Blind World Magazine

Legally blind man has knack for rubbing people the right way.




January 16, 2006.
The Columbus Dispatch.




PATASKALA, Ohio - The room is like any other at a day spa: soft lights, mood music and a massage table. But behind the cabinet that holds the compact-disc player, oils, lotions and hot rocks, there's a dog cage. That's for Nell, a standard poodle that often falls asleep while her master, Earl Palmiter, works.


He's a licensed massage therapist. Palmiter, who is legally blind, said his disability helps him focus more on touch, which translates into better massages.


"I think it helps people be more comfortable, because I can't fully see and people are more comfortable with their bodies," he said.


Palmiter said he hadn't planned to become a masseur.


The Pennsylvania native worked for Continental Airlines in Newark, N.J., driving equipment on the ramps and runways. After he transferred to Columbus, he began to lose his vision.


In 1989, doctors diagnosed macular degeneration, in which the part of the retina responsible for central vision deteriorates.


Unable to drive anymore, he had to quit his job.


Palmiter, 39, isn't completely blind. He can't make out the features on people's faces, but their heads are a blurry outline.


At home, he sits inches from the television and writes on his computer using type almost as big as the screen. He wears a powerful magnifying glass around his neck for reading forms.


He doesn't want to learn Braille just yet.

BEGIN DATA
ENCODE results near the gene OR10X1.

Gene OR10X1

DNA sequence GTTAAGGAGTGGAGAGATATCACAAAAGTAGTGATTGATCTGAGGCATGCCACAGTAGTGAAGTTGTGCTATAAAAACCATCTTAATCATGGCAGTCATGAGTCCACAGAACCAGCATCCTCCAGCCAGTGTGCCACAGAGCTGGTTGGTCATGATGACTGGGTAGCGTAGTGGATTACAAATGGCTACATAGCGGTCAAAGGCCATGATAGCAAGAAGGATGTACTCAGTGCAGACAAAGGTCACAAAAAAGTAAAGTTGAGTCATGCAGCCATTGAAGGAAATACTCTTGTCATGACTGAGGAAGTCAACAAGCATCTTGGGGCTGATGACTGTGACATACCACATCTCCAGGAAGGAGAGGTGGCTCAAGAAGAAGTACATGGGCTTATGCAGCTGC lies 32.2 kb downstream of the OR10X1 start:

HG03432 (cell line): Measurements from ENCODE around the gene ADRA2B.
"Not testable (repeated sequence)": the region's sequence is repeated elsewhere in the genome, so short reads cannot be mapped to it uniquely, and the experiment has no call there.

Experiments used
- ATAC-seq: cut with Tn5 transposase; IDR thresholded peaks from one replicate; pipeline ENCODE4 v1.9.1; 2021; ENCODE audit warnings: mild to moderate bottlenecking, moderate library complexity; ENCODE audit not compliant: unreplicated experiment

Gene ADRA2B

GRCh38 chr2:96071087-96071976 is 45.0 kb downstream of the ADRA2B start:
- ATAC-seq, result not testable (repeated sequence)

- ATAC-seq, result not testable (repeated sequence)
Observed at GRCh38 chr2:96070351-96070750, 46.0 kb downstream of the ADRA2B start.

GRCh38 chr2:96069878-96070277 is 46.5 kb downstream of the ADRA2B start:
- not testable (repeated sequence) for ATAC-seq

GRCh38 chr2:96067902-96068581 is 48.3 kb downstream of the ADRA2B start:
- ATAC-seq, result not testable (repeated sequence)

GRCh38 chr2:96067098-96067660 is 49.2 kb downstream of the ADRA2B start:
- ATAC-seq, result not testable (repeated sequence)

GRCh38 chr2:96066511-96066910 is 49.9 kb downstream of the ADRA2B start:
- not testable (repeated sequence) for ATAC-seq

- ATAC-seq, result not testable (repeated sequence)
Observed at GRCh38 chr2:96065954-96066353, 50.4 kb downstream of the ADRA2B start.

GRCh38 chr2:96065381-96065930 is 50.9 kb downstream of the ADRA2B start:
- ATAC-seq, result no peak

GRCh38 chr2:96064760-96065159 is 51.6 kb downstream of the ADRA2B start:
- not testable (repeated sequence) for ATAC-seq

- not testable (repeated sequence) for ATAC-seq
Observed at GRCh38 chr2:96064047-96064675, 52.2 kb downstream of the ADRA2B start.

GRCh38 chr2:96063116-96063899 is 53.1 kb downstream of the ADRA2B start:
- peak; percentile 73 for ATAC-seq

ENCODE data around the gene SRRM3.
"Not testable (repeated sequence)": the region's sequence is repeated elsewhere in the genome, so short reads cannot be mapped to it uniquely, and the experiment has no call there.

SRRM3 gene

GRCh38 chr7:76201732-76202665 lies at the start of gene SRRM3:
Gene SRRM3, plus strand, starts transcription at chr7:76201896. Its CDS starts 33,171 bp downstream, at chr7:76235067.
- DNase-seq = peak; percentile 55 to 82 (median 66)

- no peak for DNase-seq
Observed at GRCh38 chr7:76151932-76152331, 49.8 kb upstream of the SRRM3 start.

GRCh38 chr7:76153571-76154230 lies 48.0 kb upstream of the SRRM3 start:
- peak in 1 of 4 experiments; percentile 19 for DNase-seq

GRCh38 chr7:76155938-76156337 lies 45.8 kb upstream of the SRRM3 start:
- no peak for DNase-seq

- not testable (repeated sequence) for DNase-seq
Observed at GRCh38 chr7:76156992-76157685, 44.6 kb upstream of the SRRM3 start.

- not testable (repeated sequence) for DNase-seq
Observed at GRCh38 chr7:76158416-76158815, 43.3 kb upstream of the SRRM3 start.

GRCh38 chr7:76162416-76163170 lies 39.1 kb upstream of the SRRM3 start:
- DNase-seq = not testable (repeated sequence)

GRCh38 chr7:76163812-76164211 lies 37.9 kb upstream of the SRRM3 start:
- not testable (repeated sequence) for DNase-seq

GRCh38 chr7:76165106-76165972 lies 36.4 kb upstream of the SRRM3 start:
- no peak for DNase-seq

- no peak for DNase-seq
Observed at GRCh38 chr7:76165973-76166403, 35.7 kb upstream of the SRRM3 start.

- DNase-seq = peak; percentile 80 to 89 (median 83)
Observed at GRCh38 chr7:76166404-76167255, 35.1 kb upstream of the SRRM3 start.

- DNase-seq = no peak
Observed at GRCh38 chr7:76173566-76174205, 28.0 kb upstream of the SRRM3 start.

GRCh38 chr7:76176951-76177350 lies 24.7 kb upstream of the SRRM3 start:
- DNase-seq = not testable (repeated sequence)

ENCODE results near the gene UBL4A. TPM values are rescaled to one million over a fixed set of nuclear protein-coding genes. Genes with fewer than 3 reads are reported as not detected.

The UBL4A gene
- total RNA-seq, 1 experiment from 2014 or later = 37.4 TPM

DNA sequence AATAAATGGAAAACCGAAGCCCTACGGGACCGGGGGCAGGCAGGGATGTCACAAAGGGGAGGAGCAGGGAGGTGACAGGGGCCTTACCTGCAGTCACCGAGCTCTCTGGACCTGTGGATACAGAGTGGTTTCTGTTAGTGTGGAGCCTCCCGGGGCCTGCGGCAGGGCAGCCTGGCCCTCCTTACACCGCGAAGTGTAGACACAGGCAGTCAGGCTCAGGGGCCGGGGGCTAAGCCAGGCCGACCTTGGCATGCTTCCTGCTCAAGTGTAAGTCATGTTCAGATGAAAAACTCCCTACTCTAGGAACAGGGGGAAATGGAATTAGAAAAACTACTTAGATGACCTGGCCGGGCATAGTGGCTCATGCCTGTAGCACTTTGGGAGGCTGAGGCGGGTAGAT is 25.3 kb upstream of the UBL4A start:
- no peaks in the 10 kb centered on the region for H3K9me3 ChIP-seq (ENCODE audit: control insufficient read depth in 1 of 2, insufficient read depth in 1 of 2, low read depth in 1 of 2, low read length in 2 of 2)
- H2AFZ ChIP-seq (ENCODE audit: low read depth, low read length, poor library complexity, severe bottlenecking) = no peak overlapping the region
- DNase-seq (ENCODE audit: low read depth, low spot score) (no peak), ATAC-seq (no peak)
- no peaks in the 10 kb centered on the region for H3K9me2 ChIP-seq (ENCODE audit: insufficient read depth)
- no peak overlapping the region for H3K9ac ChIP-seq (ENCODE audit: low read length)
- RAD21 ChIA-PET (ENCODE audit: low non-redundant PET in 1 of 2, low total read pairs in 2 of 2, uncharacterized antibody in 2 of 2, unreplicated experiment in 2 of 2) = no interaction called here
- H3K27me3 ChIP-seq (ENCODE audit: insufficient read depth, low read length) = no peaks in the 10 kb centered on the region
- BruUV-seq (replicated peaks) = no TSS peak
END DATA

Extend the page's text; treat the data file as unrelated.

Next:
"If the vision gets worse, I'll have to, but Braille books are so big," he said.


After a short time on disability, Palmiter enrolled at the American Institute of Alternative Medicine in Columbus, where he used books on tape to earn his license.


He started giving massages in his Pataskala home, but business was slow.


In 1999, he asked Pam Parkinson at Unique Beautique Day Salon for a job. The place is a 10-minute walk from his house.


Convenience was one reason Parkinson hired Palmiter. She knew he would bring something special to her spa, she said.


"He has a very soft touch. He's more in tune with the feeling and touch," she said.


Palmiter, who is divorced and has a 12-year-old daughter, gives about 25 massages a month and sometimes as many as five a day. He combines techniques from Swedish and deep-tissue massages.


One of his clients is LaJetta Ferrell. She had never had a massage until her doctor recommended the treatment for the shoulder she injured in a fall.


She found her twice-monthly massages so beneficial that she asked her family to buy additional visits as Christmas and birthday presents.


Recently at Unique Beautique, Ferrell lay on her stomach, her face cradled in the table's headrest. Her eyes closed as Palmiter rubbed his hands with massage oil and lowered them to her skin.


His hands slowly went up and down her back. As he continued, he pushed a little harder, gently knocking out the toxins that create knots.


"I treat the tissue based on what I feel," he said. "Each massage is slightly different."




End of article.



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